Take a look at Black Work Broadway, the project cataloguing every Broadway performance written by Black artists.
Today in 1959, Lorraine Hansberry’s A Raisin in the Sun opened to widespread acclaim at the Ethel Barrymore Theatre on Broadway; the show, after a century of Broadway productions, was the first work on Broadway written by a Black woman. The systemic racism of Broadway is widely known: the dismal numbers of Black creatives leading Broadway production teams speak for themselves. Less widely known is the erasure-slash-memory-holing of much of the Black work that did make its way to Broadway: you may not know that Black artists have been on Broadway since the 19th century.
Enter Black Work Broadway: a living, comprehensive record of all the performances presented in Broadway houses written or created by Black artists. Expanding readers’ sense of the theatrical canon, it’s a meaningful resource for theaters looking to produce work written by Black artists beyond the usual suspects, or individuals (artists; academics; audiences; anyone) wanting to deepen their knowledge of theater history and Black work’s presence.
The easily navigable, centralized interface lets users mouse over a chronologically ordered list of performances to see a production photograph, list of lead creative artists, opening and closing dates, and synopsis for each show. And while entries are not directly editable like Wikipedia, readers who want to revise or add to the archive can contact Black Work Broadway through their site.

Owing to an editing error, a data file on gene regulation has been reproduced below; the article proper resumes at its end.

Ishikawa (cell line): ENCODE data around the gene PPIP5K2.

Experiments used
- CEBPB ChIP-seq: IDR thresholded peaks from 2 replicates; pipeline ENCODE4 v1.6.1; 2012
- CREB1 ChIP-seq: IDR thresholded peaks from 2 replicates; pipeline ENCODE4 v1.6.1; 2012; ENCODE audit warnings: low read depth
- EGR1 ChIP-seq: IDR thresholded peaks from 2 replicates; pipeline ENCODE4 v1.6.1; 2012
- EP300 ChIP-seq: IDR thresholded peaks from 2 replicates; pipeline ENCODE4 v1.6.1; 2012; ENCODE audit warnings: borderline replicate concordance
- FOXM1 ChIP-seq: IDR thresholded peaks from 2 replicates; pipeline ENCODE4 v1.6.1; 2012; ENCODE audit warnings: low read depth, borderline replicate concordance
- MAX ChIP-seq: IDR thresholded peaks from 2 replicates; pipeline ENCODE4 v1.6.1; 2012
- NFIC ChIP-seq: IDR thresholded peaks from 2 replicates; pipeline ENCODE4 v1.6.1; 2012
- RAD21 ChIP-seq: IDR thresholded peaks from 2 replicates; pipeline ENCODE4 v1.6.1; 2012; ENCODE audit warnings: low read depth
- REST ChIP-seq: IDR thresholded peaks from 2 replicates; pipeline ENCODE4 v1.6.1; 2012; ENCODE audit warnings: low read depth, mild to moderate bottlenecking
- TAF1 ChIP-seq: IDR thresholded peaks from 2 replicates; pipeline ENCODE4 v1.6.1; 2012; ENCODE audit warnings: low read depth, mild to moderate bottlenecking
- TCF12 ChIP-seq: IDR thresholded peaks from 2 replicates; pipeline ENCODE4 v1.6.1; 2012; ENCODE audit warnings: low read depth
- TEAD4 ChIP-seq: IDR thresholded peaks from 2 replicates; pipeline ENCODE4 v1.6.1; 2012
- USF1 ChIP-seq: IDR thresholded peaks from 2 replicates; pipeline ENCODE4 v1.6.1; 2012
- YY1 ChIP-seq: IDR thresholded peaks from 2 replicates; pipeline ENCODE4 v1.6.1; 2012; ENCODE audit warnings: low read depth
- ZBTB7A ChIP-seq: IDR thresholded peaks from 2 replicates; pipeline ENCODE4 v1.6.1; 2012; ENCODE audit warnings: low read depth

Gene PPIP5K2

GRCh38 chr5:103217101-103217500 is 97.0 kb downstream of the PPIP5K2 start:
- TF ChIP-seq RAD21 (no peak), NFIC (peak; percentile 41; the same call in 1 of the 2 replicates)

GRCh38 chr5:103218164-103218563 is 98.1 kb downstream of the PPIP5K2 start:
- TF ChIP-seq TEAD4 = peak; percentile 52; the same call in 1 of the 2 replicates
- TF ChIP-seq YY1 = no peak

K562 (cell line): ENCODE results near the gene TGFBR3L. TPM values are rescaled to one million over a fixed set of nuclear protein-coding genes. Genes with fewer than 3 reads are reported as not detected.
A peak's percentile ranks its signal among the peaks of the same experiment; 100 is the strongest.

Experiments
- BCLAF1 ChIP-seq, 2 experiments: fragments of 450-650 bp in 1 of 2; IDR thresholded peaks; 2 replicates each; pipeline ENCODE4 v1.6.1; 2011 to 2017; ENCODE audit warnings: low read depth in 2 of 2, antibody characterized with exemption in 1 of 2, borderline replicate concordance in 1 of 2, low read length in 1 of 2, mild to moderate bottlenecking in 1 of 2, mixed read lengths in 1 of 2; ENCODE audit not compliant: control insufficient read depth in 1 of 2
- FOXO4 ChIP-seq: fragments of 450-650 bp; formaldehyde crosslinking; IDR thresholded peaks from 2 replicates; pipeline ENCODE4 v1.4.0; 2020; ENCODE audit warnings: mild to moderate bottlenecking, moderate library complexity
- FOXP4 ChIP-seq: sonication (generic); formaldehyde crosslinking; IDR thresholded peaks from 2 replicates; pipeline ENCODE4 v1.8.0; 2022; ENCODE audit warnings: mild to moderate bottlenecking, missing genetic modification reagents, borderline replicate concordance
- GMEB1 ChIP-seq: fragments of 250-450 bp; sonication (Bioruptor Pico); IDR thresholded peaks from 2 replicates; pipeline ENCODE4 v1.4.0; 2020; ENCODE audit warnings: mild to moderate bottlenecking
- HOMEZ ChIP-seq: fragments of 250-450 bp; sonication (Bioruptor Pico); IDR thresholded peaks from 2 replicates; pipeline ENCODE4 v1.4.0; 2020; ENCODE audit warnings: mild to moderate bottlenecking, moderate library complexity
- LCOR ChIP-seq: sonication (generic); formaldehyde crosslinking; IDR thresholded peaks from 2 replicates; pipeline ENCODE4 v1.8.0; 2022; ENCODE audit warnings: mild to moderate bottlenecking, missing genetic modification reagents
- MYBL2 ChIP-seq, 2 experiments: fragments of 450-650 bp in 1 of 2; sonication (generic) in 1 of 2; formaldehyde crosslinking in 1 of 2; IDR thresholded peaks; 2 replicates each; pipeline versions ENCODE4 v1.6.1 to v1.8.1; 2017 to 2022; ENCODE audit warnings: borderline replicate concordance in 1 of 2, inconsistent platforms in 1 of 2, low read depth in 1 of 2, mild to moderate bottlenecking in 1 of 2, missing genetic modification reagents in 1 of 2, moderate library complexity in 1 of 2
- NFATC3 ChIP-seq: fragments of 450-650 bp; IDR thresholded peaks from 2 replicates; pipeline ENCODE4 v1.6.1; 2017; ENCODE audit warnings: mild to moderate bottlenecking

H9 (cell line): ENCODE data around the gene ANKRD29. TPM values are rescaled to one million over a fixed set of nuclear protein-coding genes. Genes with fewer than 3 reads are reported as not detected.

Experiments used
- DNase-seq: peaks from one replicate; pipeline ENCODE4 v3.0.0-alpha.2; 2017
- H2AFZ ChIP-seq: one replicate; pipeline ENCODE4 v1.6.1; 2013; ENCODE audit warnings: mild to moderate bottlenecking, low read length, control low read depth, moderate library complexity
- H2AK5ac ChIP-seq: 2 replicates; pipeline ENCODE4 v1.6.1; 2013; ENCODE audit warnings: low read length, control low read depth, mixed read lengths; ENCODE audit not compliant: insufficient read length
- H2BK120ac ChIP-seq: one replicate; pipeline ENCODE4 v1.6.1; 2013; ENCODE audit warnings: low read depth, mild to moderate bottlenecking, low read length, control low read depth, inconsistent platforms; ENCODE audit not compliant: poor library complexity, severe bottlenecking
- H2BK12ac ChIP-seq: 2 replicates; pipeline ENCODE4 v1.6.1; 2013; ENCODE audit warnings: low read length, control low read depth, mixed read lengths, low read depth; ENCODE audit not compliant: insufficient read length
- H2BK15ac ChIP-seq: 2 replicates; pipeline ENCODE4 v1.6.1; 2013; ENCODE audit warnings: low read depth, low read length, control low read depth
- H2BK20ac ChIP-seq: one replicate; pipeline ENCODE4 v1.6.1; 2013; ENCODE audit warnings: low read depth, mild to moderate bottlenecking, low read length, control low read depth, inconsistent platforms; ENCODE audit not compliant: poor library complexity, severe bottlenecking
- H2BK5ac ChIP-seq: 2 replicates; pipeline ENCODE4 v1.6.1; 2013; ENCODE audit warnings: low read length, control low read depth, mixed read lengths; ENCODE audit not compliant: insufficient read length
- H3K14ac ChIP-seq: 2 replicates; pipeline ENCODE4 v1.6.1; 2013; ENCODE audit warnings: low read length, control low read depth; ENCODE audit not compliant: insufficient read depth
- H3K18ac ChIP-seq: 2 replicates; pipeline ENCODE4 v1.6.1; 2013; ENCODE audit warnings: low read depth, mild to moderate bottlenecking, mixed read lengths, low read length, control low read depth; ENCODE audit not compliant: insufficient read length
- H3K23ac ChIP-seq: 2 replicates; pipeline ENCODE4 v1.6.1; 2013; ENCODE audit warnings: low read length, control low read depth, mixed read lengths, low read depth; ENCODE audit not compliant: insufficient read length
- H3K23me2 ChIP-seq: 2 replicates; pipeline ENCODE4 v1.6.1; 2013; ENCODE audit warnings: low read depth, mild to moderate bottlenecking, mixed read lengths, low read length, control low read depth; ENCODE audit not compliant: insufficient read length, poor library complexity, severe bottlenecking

Black Work Broadway was jump-started by Jeremy O. Harris, the prodigiously busy Slave Play and Daddy playwright currently working on the HBO series adaptation of Brit Bennett’s The Vanishing Half. It’s unsurprising, given Harris’s previous archival and accessibility-oriented work: last year, in partnership with the Human Rights Campaign, Harris launched the Golden Collection—a collection of 15 plays by Black playwrights—and donated collections to 53 libraries and community centers across the United States. (And he’s made many other investments in the health of the American theater: pandemic playwright grants, new Black female playwright commissions, digital theater projects, and more. Thank you, Jeremy O. Harris!)
Explore Black Work Broadway here.